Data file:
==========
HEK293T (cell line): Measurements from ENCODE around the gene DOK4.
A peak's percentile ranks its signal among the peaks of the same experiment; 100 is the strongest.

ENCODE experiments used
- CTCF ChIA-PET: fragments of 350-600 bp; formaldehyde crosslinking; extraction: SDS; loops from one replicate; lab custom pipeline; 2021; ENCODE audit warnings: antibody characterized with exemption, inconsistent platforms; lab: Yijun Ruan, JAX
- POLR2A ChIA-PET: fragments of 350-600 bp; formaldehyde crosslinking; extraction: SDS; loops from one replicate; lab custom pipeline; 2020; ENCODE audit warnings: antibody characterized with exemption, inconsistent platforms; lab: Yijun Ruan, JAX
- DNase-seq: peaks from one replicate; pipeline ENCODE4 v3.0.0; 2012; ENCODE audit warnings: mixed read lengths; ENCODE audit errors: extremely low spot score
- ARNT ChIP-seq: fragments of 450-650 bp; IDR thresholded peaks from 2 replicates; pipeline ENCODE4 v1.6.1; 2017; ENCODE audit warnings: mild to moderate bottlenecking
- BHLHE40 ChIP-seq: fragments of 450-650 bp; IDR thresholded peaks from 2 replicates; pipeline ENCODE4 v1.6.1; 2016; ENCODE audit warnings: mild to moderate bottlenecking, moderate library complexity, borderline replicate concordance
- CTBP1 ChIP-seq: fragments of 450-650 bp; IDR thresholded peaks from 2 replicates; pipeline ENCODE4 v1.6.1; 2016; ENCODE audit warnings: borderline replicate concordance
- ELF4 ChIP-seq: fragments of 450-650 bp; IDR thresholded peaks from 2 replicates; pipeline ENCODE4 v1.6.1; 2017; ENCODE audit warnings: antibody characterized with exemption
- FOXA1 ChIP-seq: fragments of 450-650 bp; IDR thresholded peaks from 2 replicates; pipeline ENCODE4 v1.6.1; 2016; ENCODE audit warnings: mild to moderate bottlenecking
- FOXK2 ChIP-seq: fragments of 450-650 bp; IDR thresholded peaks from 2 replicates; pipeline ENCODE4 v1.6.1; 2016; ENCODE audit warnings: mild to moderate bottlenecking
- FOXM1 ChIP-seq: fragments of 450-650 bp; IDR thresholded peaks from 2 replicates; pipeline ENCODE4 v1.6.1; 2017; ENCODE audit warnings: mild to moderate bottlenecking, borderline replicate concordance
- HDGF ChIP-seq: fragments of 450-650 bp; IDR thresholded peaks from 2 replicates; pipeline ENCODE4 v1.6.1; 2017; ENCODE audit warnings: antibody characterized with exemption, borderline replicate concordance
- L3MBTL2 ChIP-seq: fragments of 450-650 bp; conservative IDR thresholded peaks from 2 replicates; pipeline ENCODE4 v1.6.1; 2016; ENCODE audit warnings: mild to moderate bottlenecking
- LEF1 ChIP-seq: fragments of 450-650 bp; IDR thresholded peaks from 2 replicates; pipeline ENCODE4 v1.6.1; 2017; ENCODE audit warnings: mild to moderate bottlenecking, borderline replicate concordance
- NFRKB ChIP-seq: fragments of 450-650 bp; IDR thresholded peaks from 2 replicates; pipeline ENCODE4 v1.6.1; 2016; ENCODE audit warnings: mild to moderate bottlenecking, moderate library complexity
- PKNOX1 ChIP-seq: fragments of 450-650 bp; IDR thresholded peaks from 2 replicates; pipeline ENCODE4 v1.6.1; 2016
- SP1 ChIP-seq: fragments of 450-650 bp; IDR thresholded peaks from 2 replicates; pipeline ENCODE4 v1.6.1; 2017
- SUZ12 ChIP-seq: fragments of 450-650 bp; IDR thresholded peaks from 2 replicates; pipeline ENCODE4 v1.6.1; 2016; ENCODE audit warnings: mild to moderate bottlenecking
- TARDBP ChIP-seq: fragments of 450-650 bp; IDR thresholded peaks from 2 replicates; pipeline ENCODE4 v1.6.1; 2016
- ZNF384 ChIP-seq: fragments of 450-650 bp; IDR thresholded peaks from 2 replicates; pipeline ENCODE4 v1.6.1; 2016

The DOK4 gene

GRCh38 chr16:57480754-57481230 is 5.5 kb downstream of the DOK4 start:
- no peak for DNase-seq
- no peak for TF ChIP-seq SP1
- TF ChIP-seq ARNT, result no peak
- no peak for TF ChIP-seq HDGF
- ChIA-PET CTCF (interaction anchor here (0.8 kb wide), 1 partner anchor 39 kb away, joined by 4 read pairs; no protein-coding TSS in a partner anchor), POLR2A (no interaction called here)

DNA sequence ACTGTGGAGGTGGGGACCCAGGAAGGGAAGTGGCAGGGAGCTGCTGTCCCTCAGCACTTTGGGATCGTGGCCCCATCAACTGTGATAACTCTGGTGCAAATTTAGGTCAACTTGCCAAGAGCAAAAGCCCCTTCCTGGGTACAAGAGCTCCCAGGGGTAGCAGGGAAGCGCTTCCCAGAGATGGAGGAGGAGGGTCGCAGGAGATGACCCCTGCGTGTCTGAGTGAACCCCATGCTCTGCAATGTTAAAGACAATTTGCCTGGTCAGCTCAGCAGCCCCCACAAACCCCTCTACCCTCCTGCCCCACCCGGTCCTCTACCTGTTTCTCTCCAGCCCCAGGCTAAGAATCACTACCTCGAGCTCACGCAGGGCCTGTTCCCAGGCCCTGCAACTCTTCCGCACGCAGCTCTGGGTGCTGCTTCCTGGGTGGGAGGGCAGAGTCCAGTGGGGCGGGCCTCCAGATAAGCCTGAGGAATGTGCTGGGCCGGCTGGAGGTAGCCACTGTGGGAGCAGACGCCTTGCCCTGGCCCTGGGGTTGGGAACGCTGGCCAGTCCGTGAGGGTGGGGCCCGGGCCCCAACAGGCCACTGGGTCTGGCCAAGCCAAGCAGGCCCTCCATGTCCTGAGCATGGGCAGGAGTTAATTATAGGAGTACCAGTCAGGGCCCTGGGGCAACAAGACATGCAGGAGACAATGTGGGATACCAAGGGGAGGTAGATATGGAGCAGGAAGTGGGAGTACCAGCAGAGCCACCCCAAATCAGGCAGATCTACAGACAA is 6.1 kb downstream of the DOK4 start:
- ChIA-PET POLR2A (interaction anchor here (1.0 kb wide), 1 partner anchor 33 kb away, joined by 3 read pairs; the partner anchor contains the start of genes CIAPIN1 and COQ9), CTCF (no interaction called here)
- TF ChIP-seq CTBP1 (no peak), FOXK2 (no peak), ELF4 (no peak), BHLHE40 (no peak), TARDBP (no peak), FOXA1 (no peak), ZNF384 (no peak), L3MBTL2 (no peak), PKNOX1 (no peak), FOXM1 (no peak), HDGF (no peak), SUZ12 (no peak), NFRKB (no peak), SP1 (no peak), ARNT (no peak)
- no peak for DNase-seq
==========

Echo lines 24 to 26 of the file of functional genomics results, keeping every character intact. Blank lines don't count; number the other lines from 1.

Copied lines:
GRCh38 chr16:57480754-57481230 is 5.5 kb downstream of the DOK4 start:
- no peak for DNase-seq
- no peak for TF ChIP-seq SP1